Media Things: The trend of Trending ... Lee Baring Head of TV, adconnection

When working at a fast growing agency such as adconnection, you get to meet many prospective clients who have a varying amount of satisfaction with their current agency. They will come from a number of different sectors with a number of different reasons why they are thinking of a different approach.

Within the e-commerce sector, if a client is unhappy the complaint is quite surprisingly similar. Their grievance is usually one of two things, but both involve the same subject, data.

Complaint a) “We are struggling to grow our business, every time we spend more on TV our CPA’s increase and our agency recommend us to reduce our budget”.
Complaint b) “We want to obtain a greater understanding regarding the effect of our TV advertising. We know it works, but we can’t make it consistently work and our agency’s analysis doesn't seem able to develop it”.

These complaints are frustrating for a number of reasons. From a media practitioners point of view, we know how damaging a bad agency experience can be to a brand, usually leaving a bad taste in the clients mouth and fulfilling the myth that the only thing agencies care about is taking the client’s money. However by applying a little intuition and a smattering of common sense we can help those clients achieve their objective in an efficient, scalable manner.

Unique phone numbers
TV Response Analysis has changed over the years. In the early 90’s ads were aired with unique phone numbers, the consumer used that number and was therefore attributed to that specific ad. With the explosion of information access via the internet, the user doesn’t need to respond instantaneously anymore. In fact they don’t even need to know the brand website or even the brand name. As long as they know the general theme of the advert they have just seen such as “what’s that ad with the meerkat in?”, a handy search engine will point you in the right direction.

This has made the analysis of the consumer journey from ad to response a much more varied one and therefore more complicated one. Most systems that we have seen being used, will try and attribute response to an individual spot and base performance from then on. An antiquated method and one that belongs way back in time before our lives revolved around the internet.

Another failure in TV attribution is the word itself. We shouldn’t be using the word “attribute” as this implies an actual. A finality. A certainty. When in fact it’s a guess! Once you lower your blood pressure and accept that you can’t, with 100% certainty, track a respondents route you can start to build a greater understanding regarding the effect of TV advertising.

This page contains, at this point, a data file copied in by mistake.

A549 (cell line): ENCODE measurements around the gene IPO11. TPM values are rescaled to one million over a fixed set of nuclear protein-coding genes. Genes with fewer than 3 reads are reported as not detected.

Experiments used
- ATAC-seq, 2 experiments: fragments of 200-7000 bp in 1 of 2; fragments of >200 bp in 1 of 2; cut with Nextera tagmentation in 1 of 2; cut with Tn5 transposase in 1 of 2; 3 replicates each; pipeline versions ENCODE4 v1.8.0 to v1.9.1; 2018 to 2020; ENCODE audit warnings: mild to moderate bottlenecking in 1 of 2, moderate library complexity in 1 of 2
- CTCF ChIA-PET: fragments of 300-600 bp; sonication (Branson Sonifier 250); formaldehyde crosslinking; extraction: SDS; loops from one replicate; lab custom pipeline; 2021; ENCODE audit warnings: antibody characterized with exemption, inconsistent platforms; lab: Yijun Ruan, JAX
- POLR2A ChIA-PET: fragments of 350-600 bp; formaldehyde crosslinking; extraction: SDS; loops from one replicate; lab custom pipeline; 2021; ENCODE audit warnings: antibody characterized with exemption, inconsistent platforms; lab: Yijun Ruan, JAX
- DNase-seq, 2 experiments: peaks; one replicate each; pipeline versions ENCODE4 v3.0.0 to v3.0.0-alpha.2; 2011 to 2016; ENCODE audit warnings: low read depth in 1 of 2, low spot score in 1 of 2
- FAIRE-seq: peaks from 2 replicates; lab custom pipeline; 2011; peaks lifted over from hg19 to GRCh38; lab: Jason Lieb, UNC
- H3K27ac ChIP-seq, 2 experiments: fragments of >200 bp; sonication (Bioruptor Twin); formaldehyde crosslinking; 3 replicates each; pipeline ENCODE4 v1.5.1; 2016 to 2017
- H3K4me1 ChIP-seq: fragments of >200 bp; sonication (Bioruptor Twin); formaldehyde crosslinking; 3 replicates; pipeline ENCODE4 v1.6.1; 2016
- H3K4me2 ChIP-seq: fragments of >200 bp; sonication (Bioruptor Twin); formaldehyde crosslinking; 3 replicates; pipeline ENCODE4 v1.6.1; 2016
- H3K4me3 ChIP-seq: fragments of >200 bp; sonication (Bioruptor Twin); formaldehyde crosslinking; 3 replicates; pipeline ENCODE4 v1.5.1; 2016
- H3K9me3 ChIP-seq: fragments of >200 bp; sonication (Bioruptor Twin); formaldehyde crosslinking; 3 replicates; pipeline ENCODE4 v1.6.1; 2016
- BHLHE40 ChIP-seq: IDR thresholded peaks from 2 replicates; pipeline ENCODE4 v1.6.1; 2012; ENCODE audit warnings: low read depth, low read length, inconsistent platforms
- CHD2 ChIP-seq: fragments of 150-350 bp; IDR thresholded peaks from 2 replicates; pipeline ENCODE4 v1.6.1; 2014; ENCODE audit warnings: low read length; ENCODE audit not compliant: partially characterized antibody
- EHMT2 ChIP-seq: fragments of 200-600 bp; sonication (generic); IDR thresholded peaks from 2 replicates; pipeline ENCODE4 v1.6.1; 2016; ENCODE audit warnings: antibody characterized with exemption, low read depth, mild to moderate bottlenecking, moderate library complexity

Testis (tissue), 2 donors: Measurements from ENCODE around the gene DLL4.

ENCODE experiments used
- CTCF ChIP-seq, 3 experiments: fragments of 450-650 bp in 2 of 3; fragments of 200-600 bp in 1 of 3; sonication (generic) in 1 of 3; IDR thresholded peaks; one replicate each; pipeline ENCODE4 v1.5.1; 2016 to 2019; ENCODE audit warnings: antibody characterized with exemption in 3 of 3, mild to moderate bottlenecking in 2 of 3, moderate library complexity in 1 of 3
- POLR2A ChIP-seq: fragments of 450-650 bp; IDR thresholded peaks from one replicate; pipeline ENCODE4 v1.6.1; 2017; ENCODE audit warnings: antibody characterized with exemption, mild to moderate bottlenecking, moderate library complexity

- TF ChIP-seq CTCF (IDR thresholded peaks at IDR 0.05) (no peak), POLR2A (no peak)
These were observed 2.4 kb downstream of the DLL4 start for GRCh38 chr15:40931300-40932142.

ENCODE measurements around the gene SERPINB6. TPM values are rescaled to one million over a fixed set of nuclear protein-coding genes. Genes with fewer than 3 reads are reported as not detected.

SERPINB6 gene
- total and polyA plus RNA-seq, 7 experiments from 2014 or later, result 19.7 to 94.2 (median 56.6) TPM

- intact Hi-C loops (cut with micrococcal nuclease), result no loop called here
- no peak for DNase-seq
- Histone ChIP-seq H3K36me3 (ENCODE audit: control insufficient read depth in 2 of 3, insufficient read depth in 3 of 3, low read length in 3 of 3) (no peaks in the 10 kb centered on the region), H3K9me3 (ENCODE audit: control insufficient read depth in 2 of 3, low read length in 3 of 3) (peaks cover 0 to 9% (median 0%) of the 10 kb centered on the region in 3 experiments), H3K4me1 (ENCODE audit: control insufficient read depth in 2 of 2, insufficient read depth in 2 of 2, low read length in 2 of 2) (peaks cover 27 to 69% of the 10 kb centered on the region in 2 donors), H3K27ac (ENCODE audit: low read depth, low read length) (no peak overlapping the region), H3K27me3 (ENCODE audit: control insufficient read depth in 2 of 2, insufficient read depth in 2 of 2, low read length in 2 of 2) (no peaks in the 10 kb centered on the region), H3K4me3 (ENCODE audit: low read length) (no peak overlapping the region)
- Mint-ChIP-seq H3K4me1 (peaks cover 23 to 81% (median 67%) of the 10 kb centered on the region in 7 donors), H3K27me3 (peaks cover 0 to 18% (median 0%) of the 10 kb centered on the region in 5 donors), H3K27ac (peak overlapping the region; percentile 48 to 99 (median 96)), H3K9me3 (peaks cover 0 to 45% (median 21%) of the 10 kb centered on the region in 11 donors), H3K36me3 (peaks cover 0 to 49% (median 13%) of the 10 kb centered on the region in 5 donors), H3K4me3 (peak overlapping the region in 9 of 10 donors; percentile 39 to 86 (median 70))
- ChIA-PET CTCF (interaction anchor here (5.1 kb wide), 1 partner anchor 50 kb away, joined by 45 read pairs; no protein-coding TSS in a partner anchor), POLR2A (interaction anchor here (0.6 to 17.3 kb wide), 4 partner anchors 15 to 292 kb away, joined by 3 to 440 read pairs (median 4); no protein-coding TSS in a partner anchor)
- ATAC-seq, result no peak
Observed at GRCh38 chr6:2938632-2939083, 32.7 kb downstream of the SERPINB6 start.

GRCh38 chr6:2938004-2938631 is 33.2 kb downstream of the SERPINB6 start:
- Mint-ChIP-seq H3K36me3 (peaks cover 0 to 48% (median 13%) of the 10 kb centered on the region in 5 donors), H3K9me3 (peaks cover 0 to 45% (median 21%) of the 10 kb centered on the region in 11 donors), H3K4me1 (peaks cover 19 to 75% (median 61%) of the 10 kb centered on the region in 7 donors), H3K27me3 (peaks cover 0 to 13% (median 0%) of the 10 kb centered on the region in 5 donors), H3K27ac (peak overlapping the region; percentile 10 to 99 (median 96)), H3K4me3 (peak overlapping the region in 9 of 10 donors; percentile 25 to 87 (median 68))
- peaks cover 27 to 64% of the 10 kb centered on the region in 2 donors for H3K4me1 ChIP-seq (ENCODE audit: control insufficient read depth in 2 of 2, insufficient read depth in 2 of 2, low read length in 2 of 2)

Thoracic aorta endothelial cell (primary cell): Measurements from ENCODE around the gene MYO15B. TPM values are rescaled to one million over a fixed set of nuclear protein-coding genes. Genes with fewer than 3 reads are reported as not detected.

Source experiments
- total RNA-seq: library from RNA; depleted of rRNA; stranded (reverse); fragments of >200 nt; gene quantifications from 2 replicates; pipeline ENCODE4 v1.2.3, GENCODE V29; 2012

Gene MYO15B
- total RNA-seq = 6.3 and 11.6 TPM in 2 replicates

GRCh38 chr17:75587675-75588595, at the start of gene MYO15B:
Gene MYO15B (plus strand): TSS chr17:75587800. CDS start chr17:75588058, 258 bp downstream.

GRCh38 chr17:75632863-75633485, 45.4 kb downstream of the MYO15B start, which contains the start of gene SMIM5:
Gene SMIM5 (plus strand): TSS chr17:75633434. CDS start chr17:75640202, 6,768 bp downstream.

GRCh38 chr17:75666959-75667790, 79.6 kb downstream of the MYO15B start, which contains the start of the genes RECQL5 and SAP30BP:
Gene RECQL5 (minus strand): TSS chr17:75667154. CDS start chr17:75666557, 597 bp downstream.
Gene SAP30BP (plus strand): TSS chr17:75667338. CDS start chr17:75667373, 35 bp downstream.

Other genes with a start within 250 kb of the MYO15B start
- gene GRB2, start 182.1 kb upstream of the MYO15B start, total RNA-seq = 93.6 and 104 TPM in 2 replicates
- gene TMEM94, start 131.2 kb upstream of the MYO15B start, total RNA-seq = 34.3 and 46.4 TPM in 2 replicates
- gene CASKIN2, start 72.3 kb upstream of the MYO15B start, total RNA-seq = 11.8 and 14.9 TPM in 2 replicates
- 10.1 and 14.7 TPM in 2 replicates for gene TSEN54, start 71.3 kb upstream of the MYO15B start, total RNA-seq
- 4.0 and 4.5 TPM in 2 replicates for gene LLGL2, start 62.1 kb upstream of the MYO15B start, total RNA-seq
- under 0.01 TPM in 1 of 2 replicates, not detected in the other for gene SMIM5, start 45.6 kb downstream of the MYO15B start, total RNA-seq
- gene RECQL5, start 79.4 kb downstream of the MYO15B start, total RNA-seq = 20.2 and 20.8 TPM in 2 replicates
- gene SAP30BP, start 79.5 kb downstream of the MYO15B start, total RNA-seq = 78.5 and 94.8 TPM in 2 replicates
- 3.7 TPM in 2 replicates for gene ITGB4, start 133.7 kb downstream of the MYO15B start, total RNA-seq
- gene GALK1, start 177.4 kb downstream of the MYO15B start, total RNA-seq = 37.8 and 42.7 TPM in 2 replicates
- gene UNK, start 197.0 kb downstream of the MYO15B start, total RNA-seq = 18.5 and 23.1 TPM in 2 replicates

Trend Analysis

This should be a key word in TV response analysis and is one phrase that is key in adconnection’s response analysis systems. Predictive Analysis, the type used by Netflix, Google and most blue chip companies around the world never offers certainties, it offers coincidence.

“When we do this, this seems to happen”
“When a customer is 30-45, response rate increases by 13%”
“65% of consumers that have viewed House of Cards go on to watch Orange is the New Black”

One Superbowl spot
It is this type of approach that helps us improve our understanding of our client’s schedules. It is why we know that for certain categories, a spot in breakfast television can increase a day’s average response by 35%. It is how we know that a viewer watching a film is far more likely to respond when the film has finished rather than at the moment the ad has aired. It is why Steve Jobs spent an entire year’s marketing budget in one go on one Superbowl spot. 

It is the reason we will never a say that a station isn’t working, but will offer why an environment doesn’t seem efficient and it is how we manage to help our clients grow because finding the most responsive airtime isn't about finding the cheapest, smallest spots.

If you’re interested why not research the how a multiple analysis systems, combined into one brain, helped a computer win the champions of champions series in the States at the world famous game show, Jeopardy – based on identifying trends that point to the most likely answer by combining knowledge from many different sources. 

Information is everywhere, the consumers ability to engage with brands has never been closer yet the smaller the journey has become the more complex it has grown, just ask Watson, the super computer!  

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